Most of the Sauvignon Blancs available on the market are characterized by being crispy wines, that is, with high acidity and dryness. However, this does not mean that there are no sweeter versions. In fact, depending on the terroir, the time of its harvest and the type of vinification, Sauvignon Blanc can offer a wide range of sweetness.
Coming from the Bordeaux area of France, this popular wine grape has aromas and flavours that depend directly on its place of origin. These can range from mineral to herbal notes, to citrus and tropical fruit, while the vintage also plays its part. If the grapes are harvested earlier or in cooler climates, their characteristic herbaceous note (given by the pyrazines) will be more evident, while if they are harvested later or grown in warmer climates, the pyrazines will be overshadowed by the ripe fruity flavours. And then, what the winemaker does in the cellar will also affect the final result. If during fermentation the yeasts transform all the sugar in the wine into alcohol, the Sauvignon Blanc will be a dry wine. But if during fermentation the winemaker decides to leave a little residual sugar, generally to counteract a very high acidity, the wine will be slightly sweet.
This time we will not talk about intermediate ranges, but about the sweeter side of Sauvignon Blanc. The one that is achieved thanks to the late harvest of the grapes.
The late harvest
Sweet wines made under the late harvest method are made from overripe grapes that have a high sugar content since they have been left hanging on the vine for a much longer time. Generally, this period can be between one or two and a half months after the usual harvest, when Botrytis has also entered the vine. This is a fungus that kills yeast, intensifying sugar levels and turning grapes into raisins with complex flavours, a process also known as Noble Rot. “After noble rot, Sauvignon Blanc has a distinct fruit expression. It is a riper fruit than a traditional Sauvignon, with the absence of the herbaceous or citrus notes that it normally has, with a lot of honey, a note of papaya and more Mediterranean fruits”, explains Héctor Urzúa, the winemaker behind Concha y Toro Late Harvest and Concha y Toro Late Harvest Rosé. Both made mainly from Sauvignon Blanc, are two wines with very different styles.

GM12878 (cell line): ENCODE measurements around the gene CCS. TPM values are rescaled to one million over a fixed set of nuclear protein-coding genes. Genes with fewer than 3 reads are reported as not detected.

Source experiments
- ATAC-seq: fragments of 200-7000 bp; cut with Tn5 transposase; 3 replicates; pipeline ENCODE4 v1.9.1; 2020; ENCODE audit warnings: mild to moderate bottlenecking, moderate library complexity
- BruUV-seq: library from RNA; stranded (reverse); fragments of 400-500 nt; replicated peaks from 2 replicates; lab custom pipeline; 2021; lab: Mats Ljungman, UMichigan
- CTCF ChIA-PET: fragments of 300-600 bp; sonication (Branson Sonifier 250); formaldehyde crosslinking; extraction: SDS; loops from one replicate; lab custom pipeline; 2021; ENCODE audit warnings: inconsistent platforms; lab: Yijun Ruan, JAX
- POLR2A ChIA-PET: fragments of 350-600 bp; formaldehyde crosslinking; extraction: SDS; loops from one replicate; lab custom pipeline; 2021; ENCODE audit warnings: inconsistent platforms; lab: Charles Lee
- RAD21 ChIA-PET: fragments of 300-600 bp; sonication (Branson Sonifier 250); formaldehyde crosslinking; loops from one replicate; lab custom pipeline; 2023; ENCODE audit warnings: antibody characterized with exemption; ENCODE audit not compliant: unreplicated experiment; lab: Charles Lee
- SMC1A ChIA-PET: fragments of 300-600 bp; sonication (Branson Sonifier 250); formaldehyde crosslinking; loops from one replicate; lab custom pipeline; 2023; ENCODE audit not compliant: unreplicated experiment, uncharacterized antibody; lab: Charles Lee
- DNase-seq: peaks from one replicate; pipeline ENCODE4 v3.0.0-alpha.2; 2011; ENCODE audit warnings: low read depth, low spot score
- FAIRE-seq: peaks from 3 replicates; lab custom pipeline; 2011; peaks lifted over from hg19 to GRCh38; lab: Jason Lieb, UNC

Concha y Toro Late Harvest 2017 also has a small percentage of Gewurztraminer and Riesling “which gives this very nice golden yellow colour to the blend and which ages in a very noble way with very complex notes,” adds Urzúa.
While Concha y Toro Late Harvest Rosé has some Riesling and very little Syrah. “For the Late Harvest Rosé we try to choose the freshest parcels of Sauvignon Blanc to make a wine that has a little less natural sugar in its grapes and in its wines. The pink note is given by a few batches of Syrah. We are going for a slightly fresher style than the traditional Late Harvest”, says Urzúa.
The grapes, most of which come from the Maule Valley, are harvested by hand and grow in a privileged area of Pencahue. “It is a privileged area for wines with noble rot because, as it is a hot area, the grapes accumulate a lot of sugar but with the morning mist the noble rot enters slowly, without being contaminated by other fungi and allowing this complexity in the grape”, indicates the winemaker.
Thanks to the complexity provided by the noble rot and the assembly of these varieties, both Late Harvests do not have oak aging as they prioritize fruit expression. “We are not looking for complexity through oak, but through the mixture of grape varieties. It is a purer style trying to find a more noble expression of what this area is and the characteristic that these slightly botrytised grapes have”, concludes Urzúa.
When it comes to food pairing, it is very important that the wine is sweeter than the food. Both wines are ideal to accompany desserts (or why not, also replace them), mature cheeses or fruits with cream.
Don’t forget to serve them cold.